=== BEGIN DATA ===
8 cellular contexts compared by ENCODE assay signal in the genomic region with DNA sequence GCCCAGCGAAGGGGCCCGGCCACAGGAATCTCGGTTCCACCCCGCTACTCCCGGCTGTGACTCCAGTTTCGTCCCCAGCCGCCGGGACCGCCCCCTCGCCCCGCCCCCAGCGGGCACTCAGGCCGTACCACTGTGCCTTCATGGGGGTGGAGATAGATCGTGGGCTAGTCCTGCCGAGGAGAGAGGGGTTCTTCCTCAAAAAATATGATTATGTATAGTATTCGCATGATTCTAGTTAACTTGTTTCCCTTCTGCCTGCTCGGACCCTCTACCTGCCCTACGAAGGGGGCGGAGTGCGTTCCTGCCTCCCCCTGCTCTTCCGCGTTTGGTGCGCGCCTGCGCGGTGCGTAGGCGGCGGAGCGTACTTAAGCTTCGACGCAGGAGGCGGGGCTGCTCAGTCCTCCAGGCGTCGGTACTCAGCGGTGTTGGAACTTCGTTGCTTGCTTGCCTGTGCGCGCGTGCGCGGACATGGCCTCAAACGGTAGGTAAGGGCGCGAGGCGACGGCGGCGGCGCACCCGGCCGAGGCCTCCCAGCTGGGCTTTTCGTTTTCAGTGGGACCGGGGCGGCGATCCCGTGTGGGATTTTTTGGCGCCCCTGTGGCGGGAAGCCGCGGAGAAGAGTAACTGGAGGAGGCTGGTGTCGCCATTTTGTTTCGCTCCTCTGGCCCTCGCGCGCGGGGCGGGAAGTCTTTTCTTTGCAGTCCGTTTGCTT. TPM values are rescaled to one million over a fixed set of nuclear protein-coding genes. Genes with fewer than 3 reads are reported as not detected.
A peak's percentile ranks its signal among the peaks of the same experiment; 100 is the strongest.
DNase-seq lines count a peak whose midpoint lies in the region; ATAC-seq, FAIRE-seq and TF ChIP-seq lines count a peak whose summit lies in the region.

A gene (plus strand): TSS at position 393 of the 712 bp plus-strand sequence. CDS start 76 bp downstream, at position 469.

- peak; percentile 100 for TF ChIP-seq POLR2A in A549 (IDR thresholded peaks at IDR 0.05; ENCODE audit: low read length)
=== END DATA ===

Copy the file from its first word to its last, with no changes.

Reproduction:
8 cellular contexts compared by ENCODE assay signal in the genomic region with DNA sequence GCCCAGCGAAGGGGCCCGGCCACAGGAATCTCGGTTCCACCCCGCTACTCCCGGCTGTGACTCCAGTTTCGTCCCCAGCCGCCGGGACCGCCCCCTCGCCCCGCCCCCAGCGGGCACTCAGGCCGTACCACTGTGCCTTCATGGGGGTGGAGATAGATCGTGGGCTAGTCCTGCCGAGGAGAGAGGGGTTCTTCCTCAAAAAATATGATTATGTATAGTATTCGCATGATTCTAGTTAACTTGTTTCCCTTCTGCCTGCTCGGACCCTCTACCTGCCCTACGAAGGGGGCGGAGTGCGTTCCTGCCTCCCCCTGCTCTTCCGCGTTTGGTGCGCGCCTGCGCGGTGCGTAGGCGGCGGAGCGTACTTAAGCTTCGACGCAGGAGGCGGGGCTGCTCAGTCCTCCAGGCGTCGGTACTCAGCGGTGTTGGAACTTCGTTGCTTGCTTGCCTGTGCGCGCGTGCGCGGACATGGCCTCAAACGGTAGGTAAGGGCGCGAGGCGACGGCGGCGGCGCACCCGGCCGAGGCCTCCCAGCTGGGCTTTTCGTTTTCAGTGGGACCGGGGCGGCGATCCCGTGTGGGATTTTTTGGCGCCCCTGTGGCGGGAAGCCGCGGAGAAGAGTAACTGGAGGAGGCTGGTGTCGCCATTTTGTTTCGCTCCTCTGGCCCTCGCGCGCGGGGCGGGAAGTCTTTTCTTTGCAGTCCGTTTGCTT. TPM values are rescaled to one million over a fixed set of nuclear protein-coding genes. Genes with fewer than 3 reads are reported as not detected.
A peak's percentile ranks its signal among the peaks of the same experiment; 100 is the strongest.
DNase-seq lines count a peak whose midpoint lies in the region; ATAC-seq, FAIRE-seq and TF ChIP-seq lines count a peak whose summit lies in the region.

A gene (plus strand): TSS at position 393 of the 712 bp plus-strand sequence. CDS start 76 bp downstream, at position 469.

- peak; percentile 100 for TF ChIP-seq POLR2A in A549 (IDR thresholded peaks at IDR 0.05; ENCODE audit: low read length)